It is a familiar sight. Every spring, your local farmers’ market offers information on soil testing through master gardener volunteers. Maybe you have sent in a soil sample for testing to the soil lab at UMass (officially the Soil and Plant Nutrient Testing Laboratory), as thousands do each year. You want to know if your garden needs amendments to grow those long-awaited juicy tomatoes. But who catches your soil sample on the other side of the mailbox?
Meet Tracy Allen. Although her main task is to oversee lab personnel, equipment, budget, and procedures, as well as quality control of test results, Allen gives you the straight scoop on your soil. She spends a “fair amount” of time every day answering questions posed by clients, monitoring quality control and sending out test results. Then she helps clients with those results and recommendations via phone and email. For example, if a soil sample indicates that more phosphorous or nitrogen is needed, she can offer specific advice about the amendments to the soil for healthy gardens.
Allen says there is no typical day for her. The lab staff is small and usually includes two or three undergraduates in the lab… although she does not teach courses, much learning takes place in her domain. And she is grateful to western Massachusetts master gardeners for their help during the spring rush.
A very small percentage of her clients have a background in soil science, and some people find the test results to be a bit intimidating. She works hard to take the mystery out of the data, and to help people better understand what their test results mean. People want to know whether their soil is safe for growing vegetables, or how to make their lawn green again. They sometimes need help in devising a fertilizer plan, or have questions about the timing of a limestone application. Allen’s goal is to give people the information they need to succeed with their lawn, gardens, or other landscaping projects.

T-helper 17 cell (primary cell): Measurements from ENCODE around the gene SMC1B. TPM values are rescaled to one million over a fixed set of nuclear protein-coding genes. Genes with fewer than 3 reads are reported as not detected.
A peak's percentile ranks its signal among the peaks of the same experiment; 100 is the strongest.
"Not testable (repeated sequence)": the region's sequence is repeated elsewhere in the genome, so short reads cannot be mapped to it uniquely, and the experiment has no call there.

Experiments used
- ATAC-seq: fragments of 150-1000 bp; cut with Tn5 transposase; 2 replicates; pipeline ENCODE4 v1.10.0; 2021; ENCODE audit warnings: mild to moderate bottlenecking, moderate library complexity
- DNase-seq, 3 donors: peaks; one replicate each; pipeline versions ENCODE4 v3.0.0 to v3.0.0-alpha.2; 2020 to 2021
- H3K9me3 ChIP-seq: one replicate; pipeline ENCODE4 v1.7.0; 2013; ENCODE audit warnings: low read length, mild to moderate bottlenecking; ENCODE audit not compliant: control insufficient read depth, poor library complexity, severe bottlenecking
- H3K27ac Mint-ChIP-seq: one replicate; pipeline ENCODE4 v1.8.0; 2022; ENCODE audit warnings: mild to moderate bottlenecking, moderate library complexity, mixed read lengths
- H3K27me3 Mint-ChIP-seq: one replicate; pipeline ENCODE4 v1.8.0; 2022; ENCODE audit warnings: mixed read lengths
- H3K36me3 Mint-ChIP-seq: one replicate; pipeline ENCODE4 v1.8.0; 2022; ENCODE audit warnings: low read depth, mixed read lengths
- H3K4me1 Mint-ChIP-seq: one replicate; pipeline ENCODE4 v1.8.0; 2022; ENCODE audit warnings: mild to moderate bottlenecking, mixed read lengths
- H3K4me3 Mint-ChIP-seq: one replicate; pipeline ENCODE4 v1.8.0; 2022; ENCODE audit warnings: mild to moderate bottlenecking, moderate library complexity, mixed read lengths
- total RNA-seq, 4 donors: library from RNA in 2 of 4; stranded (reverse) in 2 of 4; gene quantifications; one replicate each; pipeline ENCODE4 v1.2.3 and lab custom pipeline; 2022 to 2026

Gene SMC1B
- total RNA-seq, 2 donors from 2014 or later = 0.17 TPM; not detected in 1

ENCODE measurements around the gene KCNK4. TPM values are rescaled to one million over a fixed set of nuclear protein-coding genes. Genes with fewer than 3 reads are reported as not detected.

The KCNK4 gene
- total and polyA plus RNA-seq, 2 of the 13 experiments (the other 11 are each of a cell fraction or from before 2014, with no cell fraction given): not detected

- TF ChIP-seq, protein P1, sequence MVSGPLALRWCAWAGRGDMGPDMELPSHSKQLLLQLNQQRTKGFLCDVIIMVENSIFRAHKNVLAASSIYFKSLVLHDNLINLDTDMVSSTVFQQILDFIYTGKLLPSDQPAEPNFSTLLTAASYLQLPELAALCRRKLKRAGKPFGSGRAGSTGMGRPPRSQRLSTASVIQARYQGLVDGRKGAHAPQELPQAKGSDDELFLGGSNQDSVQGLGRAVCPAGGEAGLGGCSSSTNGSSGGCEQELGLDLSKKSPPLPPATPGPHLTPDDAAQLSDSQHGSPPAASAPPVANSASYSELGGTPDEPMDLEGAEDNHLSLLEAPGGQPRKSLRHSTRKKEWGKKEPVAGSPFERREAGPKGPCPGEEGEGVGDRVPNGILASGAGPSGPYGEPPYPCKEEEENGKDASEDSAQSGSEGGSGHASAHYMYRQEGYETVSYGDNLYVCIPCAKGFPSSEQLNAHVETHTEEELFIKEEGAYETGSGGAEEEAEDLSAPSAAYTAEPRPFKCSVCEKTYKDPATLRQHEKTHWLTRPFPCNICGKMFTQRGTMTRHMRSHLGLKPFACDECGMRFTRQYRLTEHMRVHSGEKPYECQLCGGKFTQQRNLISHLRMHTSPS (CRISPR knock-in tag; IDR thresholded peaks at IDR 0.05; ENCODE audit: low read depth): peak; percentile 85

The routine soil analysis includes soil pH, nutrient values and a lead screening. The test results also include lime and fertilizer recommendations when requested. The cost of a routine soil test is $15 per sample before optional organic matter, soluble salts or nitrate testing, which can be added for a nominal fee. Visit the Soil and Plant Nutrient Testing Laboratory webpages for directions on how to send in a soil sample.
More specific soil analysis needs, well beyond a routine garden sample, can also be met. For example, construction projects need to know the USDA textural classification, which is defined by the percentages of sand, silt and clay. The UMass Soil Lab can do that. If you have the need to understand if there are heavy metals in soil to ensure that soil is safe for growing vegetables and for children’s play areas, send in your sample. And UMass’s plant tissue nutrient analysis is used by commercial growers to determine nutrient uptake by plants. This information helps to modify a fertilizer plan that increases yield or corrects a problem.
No soil used? No problem. UMass lab can analyze soilless media for commercial greenhouses, to determine pH, soluble salts, and nutrient levels. Test results are used to diagnose problems and to maximize plant health and yield.
When Allen is not looking down at soil, she’s often looking up to the skies. As a third-generation bird watcher, she has a deep appreciation for the native landscape.